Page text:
Original article

European Journal of Nuclear Medicine

, Volume 26, Issue 10, pp 1251-1258

First online:

Technetium-99m HYNIC-annexin V: a potential radiopharmaceutical for the in-vivo detection of apoptosis

  • Katsuichi OhtsukiAffiliated withDivision of Nuclear Medicine, Department of Radiology, Stanford University Medical Center, Stanford, USA
  • , Koichi AkashiAffiliated withDepartments of Pathology and Developmental Medicine, Stanford University Medical Center, Stanford, USA
  • , Yoshikazu AokaAffiliated withDivision of Cardiology, Department of Medicine, Stanford University Medical Center, Stanford,USA
  • , Francis G. BlankenbergAffiliated withDivision of Nuclear Medicine, Department of Radiology, Stanford University Medical Center, Stanford, USA
  • , Susan KopiwodaAffiliated withDivision of Nuclear Medicine, Department of Radiology, Stanford University Medical Center, Stanford, USA
  • , Jonathan F. TaitAffiliated withDepartment of Laboratory Medicine, University of Washington, Seattle, USA
  • , H. William StraussAffiliated withDivision of Nuclear Medicine, Department of Radiology, Stanford University Medical Center, Stanford, USA

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Abstract.

Either inadequate or excessive apoptosis (programmed cell death) is associated with many diseases. A method to image apoptosis in vivo, rather than requiring histologic evaluation of tissue, could assist with therapeutic decision making in these disorders. Programmed cell death is associated with a well-choreographed series of events resulting in the cessation of normal cell function, and the ultimate disappearance of the cell. One component of apoptosis is signaling adjacent cells that this cell is committing suicide by externalizing phosphatidylserine to the outer leaflet of the cell membrane. Annexin V, a 32-kDa endogenous human protein, has a high affinity for membrane-bound phosphatidylserine. We have coupled annexin V with the bifunctional hydrazinonicotinamide reagent (HYNIC) to prepare technetium-99m HYNIC-annexin V and demonstrated localization of radioactivity in tissues undergoing apoptosis in vivo. In this report we describe the results of a series of experiments in mice and rats to characterize the biologic behavior of 99mTc-HYNIC- annexin V. Biodistribution studies were performed in groups of rats at 10–180 min after intravenous injection of 99mTc-HYNIC-annexin V. In order to estimate the degree of apoptosis required for localization of 99mTc-annexin V in vivo, mice were treated with dexamethasone at doses ranging from 1 to 20 mg/kg, 5 h prior to 99mTc-HYNIC-annexin V administration, to induce thymic apoptosis. Thymus was excised 1 h after radiolabeled HYNIC-annexin V injection; thymocytes were isolated, incubated with Hoechst 33342 followed by propidium iodide, and analyzed on a fluorescence-activated cell sorter. Each sorted cell population was counted in a scintillation counter. To test 99mTc-HYNIC-annexin V as a tracer for external radionuclide imaging of apoptotic cell death, radionuclide imaging of Fas-defective mice (lpr/lpr mice) and wild-type mice treated with the antibody to Fas (anti-Fas) was carried out 1 h post injection. Rat biodistribution studies demonstrated a blood clearance half-time of less than 10 min for 99mTc-HYNIC-annexin V. The kidneys had the highest concentration of radioactivity at all time points. Studies in the mouse thymus demonstrated a 40-fold increase in 99mTc-HYNIC-annexin V concentration in apoptotic thymocytes compared with the viable cell population. A correlation of r=0.78 was found between radioactivity and flow cytometric and histologic evidence of apoptosis. Imaging studies in the lpr/lpr and wild-type mice showed a substantial increase of activity in the liver of wild-type mice treated with anti-Fas, while there was no significant change, irrespective of anti-Fas administration, in lpr/lpr mice. Excellent images of hepatic apoptosis were obtained in wild-type mice 30 min after injection of 99mTc-HYNIC-annexin V. The imaging results were consistent with histologic analysis in these animals. In conlusion, these studies confirm the value of 99mTc-HYNIC-annexin V uptake as a marker for the detection and quantification of apoptotic cells in vivo.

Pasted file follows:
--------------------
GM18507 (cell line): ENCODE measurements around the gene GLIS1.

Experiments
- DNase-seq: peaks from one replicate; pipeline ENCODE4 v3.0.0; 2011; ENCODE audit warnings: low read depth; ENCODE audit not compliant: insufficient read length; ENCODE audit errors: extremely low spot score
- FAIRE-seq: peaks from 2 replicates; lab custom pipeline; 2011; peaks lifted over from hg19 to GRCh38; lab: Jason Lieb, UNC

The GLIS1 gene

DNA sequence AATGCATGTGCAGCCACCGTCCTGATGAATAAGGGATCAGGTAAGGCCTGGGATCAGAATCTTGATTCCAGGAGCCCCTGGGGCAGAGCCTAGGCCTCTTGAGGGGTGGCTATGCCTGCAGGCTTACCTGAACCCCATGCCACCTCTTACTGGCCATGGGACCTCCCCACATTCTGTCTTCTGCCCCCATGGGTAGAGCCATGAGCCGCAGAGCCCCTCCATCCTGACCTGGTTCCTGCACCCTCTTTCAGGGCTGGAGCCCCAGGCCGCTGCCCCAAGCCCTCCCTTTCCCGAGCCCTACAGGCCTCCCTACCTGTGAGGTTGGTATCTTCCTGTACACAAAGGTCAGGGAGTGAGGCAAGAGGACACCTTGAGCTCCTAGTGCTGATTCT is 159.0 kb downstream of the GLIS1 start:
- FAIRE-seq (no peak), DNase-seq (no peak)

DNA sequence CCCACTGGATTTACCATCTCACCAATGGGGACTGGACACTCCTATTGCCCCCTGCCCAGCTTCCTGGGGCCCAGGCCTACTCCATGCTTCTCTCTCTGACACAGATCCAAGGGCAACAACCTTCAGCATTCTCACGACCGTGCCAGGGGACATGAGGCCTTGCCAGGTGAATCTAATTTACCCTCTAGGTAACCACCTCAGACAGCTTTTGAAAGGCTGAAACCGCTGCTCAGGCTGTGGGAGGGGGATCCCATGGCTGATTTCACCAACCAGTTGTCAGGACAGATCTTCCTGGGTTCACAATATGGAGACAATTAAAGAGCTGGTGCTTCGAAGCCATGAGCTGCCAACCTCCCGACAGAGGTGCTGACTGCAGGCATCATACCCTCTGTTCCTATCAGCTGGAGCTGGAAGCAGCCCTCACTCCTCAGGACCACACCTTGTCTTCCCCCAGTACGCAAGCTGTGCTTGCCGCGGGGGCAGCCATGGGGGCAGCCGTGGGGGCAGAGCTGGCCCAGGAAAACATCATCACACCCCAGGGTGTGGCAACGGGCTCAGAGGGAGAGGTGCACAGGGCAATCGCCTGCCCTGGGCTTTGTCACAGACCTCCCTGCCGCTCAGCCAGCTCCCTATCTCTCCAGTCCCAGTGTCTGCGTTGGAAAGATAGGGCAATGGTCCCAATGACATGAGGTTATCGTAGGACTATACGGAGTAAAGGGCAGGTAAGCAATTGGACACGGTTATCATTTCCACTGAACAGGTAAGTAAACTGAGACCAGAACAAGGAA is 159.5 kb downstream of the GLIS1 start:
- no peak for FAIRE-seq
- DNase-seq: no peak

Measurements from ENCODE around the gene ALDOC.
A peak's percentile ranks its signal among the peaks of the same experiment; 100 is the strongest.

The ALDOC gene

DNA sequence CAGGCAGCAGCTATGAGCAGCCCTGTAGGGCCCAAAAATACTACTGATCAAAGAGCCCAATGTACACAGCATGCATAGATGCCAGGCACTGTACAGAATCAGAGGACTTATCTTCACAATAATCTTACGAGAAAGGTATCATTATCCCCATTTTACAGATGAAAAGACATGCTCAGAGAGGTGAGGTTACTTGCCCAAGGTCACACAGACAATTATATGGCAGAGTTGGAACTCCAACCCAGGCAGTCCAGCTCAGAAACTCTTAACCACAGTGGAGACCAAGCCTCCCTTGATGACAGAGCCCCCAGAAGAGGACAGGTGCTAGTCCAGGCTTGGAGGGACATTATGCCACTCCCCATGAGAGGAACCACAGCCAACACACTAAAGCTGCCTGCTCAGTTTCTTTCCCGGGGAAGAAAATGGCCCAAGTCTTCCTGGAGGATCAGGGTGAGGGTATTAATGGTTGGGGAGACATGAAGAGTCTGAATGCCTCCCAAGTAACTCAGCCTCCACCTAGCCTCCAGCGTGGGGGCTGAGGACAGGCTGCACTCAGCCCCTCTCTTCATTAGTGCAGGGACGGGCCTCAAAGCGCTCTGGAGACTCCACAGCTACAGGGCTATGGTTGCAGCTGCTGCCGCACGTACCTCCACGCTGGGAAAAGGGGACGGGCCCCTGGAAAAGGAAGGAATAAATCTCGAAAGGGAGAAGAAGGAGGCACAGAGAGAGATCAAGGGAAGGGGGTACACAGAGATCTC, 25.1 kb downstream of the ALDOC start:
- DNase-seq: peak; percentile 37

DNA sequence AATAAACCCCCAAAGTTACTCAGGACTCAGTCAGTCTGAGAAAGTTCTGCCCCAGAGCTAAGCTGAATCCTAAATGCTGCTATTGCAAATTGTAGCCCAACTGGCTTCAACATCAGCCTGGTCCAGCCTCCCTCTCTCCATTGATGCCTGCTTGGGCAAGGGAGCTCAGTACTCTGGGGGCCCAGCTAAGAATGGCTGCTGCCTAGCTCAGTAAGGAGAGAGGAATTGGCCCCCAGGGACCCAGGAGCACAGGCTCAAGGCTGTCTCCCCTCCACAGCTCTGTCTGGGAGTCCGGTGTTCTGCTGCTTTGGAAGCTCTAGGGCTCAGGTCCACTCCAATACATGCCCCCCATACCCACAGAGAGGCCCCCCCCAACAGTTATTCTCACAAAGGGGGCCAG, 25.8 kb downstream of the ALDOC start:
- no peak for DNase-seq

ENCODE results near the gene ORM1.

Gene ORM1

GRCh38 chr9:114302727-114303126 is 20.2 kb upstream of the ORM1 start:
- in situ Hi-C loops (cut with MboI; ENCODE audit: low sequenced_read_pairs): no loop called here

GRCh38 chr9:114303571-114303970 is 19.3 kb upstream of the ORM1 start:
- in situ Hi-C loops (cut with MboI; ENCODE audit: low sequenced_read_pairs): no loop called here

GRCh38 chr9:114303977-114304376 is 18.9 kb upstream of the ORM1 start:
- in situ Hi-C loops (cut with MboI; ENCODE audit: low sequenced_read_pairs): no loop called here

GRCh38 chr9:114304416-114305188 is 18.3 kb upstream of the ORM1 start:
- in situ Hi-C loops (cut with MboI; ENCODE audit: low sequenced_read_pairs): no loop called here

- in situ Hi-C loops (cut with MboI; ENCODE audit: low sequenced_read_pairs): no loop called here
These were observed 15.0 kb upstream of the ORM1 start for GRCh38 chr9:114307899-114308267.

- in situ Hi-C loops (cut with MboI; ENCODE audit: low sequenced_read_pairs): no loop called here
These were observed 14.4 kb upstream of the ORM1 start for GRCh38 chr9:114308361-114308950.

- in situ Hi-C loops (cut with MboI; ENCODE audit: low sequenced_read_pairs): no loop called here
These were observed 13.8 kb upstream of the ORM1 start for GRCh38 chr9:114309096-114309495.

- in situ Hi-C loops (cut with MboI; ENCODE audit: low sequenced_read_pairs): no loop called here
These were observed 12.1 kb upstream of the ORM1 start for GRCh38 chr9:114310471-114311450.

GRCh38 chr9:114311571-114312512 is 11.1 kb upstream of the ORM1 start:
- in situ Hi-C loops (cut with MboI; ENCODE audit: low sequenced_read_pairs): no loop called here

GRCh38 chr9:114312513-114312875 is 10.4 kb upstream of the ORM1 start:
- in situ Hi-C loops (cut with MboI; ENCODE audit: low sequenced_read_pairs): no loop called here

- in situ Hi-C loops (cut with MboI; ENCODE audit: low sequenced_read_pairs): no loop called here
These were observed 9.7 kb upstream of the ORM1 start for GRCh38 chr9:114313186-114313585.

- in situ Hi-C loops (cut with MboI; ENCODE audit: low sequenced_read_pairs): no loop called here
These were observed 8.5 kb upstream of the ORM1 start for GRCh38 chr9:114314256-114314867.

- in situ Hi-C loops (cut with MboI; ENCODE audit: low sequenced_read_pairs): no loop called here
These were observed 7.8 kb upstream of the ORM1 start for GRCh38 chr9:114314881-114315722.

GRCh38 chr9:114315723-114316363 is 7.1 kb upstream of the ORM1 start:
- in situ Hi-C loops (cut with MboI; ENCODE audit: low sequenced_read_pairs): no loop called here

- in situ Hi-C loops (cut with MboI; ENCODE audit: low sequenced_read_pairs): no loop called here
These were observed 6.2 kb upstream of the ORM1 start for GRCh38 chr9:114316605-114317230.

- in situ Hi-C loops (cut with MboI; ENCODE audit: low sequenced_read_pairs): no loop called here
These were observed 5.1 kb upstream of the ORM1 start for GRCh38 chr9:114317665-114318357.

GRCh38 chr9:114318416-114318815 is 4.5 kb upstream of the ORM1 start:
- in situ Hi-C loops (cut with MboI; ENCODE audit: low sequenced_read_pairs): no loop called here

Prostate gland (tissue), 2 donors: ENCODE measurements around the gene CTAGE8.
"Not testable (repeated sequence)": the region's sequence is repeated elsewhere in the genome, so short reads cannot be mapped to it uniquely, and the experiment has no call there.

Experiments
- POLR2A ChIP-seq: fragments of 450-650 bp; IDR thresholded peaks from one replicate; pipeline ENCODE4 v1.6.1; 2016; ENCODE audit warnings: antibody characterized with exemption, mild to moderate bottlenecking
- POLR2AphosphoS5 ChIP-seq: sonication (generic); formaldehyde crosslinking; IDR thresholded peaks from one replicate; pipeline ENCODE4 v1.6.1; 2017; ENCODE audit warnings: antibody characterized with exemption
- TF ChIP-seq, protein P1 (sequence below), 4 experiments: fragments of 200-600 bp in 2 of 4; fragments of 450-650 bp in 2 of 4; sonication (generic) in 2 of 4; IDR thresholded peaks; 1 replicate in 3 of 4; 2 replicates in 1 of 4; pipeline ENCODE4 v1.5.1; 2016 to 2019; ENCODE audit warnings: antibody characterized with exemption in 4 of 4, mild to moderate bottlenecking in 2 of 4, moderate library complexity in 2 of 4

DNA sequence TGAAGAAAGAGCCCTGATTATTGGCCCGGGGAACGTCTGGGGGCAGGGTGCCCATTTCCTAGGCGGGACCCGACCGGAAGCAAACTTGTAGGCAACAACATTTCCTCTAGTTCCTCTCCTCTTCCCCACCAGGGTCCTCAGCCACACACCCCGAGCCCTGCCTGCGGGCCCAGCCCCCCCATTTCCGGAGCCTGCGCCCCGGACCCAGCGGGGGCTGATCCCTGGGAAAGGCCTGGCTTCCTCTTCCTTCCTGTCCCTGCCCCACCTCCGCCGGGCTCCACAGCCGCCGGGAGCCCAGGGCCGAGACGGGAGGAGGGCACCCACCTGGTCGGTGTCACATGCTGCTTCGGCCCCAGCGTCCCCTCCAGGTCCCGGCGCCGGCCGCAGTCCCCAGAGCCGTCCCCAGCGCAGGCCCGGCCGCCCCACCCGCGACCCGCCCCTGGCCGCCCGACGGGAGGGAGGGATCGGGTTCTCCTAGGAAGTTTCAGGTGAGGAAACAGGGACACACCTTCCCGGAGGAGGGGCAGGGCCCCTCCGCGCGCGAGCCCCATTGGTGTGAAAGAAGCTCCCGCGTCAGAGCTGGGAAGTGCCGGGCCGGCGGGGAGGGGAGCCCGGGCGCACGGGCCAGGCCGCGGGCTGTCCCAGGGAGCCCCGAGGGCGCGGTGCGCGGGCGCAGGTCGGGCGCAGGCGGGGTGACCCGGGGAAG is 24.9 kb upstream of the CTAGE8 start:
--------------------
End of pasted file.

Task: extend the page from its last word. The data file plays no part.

Key words: Apoptosis Annexin V Technetium-99m